Object of the Week 375: Tomás Harris, Self-Portrait, c.1951

22 February 2019

Today’s entry has been written by Emeline Kaddour, as part of her History of Art Material Studies (HAMS) placement at UCL Art Museum. During her placement Kaddour catalogued our Tomás Harris holdings in preparation for a pop-up exhibition and lecture by Inigo Jones, freelance writer, on ‘Who was Tomás Harris?’ The event was well-attended, and included Neil MacGregor, founding director of the Humboldt Forum in Berlin and former director of the National Gallery and British Museum.

Today’s object of the week is a self-portrait by the artist, art dealer, collector, writer and double-spy Tomás Harris (1908-1964). It is owned by the UCL Art Museum as part of a larger collection of Harris’ works which include an early drawing, 15 prints (8 of them were recently accessioned), 26 printing plates and an oil painting. The museum also holds Goya prints that were formerly part of Harris’ own print collection.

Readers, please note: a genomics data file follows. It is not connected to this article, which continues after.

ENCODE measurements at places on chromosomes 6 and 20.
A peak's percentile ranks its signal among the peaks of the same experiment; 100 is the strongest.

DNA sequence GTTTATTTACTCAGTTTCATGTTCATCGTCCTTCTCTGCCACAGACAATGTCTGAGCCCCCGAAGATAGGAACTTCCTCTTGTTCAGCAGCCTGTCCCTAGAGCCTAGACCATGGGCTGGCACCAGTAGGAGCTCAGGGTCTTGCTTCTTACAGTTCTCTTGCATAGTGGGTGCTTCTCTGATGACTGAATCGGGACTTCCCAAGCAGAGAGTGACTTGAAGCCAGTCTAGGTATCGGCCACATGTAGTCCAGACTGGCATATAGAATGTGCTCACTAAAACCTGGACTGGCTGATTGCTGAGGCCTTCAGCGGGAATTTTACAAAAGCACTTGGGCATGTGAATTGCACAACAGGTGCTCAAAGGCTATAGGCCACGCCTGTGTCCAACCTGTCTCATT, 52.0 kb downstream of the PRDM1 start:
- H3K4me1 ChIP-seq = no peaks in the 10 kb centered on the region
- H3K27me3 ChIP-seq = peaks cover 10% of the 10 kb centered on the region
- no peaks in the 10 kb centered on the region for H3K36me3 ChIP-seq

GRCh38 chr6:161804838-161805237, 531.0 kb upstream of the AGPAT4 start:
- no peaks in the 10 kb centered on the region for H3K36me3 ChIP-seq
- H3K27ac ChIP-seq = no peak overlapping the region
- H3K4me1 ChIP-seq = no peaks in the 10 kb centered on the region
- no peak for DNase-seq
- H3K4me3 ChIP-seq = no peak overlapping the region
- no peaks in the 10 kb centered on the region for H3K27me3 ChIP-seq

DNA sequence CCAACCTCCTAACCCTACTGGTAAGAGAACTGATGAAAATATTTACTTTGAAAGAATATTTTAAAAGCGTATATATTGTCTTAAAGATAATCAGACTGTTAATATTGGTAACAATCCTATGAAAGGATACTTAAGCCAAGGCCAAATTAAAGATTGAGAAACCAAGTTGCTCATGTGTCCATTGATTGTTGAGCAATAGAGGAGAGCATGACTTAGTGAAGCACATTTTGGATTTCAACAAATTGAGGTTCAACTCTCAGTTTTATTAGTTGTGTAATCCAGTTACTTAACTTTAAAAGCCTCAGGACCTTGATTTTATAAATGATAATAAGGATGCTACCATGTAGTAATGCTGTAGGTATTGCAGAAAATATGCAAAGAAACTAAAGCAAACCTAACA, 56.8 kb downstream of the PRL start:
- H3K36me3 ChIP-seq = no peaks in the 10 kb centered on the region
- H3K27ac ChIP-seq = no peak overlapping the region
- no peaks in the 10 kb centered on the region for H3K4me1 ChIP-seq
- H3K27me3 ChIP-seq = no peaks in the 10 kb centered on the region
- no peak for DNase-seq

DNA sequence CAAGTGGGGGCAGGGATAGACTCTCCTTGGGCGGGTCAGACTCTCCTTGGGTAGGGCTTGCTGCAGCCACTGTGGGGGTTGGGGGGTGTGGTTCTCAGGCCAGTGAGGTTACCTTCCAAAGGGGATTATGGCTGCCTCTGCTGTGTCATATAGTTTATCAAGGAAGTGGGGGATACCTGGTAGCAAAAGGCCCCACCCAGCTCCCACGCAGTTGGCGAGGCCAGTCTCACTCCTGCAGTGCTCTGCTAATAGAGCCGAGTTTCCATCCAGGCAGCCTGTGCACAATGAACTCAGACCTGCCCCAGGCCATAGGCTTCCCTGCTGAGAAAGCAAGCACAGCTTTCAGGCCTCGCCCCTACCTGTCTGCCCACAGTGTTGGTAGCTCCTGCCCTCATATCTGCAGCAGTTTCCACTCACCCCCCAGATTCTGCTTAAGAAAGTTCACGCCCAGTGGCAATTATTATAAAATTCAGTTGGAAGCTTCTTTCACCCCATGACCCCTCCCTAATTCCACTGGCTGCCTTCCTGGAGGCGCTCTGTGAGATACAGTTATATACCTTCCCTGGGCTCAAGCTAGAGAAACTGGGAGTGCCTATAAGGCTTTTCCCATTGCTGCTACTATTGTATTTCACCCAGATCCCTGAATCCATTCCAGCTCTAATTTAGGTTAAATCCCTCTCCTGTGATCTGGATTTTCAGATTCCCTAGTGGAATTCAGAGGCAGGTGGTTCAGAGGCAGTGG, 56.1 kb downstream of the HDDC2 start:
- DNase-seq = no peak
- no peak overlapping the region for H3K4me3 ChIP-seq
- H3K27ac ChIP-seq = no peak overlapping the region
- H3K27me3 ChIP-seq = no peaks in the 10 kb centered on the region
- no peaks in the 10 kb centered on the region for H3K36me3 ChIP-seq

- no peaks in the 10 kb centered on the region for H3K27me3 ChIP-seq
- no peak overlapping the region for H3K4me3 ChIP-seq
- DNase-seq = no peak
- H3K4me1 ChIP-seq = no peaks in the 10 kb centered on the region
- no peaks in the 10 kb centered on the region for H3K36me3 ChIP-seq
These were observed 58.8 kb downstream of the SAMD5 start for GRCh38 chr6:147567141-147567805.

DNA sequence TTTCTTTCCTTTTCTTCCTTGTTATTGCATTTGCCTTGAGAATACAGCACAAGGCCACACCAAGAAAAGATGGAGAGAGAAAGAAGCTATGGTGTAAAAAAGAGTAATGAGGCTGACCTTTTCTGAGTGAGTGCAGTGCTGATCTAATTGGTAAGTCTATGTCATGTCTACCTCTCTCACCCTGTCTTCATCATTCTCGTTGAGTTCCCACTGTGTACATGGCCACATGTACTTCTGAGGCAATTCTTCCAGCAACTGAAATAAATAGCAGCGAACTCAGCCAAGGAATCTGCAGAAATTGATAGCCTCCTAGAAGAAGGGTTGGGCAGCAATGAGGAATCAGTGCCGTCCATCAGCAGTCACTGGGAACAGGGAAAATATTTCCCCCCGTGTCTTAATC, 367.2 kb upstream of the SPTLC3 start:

Tomás Harris, Self-Portrait, c.1951 (LDUCS-3008)

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Object of the Week 364: Cast of rickets

NinaPearlman25 October 2018

Dr Nina Pearlman is Head of UCL Art Collections and curator of  Disrupters and Innovators: Journeys in gender equality at UCL (UCL Octagon Gallery till February 2019)

My object of the week is a plaster cast of a child’s leg deformed by the disease rickets (UCL Pathology Collection P59b), included in the Disrupters and Innovators exhibition in the display case that features UCL women scientists. Amongst these scientists is Dame Harriette Chick (1875-1977) who is credited with finding the cause and cure for rickets. Her many contributions to preventative medicine were recognised with both a CBE and a DBE.